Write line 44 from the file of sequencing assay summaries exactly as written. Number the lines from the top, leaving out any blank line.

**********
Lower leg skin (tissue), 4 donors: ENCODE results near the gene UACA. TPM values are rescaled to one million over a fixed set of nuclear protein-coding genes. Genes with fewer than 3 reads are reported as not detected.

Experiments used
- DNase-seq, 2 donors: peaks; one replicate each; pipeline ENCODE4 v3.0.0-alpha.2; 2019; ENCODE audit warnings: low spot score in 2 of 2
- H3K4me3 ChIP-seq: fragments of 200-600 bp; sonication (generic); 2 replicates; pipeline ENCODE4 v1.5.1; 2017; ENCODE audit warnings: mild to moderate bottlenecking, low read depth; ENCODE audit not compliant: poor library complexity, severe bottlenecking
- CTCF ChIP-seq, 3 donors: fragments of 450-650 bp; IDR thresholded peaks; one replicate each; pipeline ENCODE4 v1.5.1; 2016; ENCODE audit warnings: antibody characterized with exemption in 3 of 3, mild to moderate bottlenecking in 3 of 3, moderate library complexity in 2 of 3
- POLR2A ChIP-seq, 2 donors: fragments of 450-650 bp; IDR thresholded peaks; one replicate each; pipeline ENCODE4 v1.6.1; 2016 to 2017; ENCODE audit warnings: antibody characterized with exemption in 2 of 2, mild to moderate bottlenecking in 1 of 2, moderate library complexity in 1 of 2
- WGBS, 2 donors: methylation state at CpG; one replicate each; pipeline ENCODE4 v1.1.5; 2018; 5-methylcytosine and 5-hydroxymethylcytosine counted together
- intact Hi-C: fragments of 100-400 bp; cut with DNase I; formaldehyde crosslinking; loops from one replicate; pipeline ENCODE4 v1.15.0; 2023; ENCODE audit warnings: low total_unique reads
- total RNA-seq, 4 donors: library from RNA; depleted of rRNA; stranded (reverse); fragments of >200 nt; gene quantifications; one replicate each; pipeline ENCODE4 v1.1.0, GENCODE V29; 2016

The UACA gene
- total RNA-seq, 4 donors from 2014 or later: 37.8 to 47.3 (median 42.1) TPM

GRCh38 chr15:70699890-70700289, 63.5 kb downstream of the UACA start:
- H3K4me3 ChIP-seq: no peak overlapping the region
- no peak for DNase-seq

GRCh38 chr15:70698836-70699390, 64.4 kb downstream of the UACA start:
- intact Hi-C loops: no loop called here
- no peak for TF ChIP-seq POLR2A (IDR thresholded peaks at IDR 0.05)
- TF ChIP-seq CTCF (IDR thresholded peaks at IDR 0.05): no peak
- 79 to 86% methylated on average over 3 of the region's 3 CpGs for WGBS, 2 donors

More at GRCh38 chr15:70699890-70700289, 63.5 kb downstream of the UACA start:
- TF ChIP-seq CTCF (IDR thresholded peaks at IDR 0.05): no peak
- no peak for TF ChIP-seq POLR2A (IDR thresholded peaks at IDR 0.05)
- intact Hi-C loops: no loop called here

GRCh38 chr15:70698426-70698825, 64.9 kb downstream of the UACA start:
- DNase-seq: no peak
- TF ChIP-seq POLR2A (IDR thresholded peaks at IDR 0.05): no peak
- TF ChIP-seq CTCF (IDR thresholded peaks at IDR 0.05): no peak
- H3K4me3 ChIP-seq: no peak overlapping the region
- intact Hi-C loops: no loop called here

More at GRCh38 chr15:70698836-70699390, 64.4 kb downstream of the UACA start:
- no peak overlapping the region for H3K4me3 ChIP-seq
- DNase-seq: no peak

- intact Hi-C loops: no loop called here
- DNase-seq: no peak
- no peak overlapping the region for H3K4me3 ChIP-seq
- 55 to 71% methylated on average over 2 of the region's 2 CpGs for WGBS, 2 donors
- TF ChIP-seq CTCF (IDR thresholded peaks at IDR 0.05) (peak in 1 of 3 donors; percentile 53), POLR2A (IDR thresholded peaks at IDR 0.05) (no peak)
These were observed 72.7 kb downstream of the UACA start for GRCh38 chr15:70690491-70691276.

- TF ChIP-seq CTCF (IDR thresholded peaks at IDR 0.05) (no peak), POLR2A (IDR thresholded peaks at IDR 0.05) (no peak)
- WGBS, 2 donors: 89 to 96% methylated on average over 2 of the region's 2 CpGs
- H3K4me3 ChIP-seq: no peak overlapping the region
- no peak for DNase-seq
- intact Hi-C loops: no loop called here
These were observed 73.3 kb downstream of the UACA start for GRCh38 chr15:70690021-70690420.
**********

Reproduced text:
These were observed 73.3 kb downstream of the UACA start for GRCh38 chr15:70690021-70690420.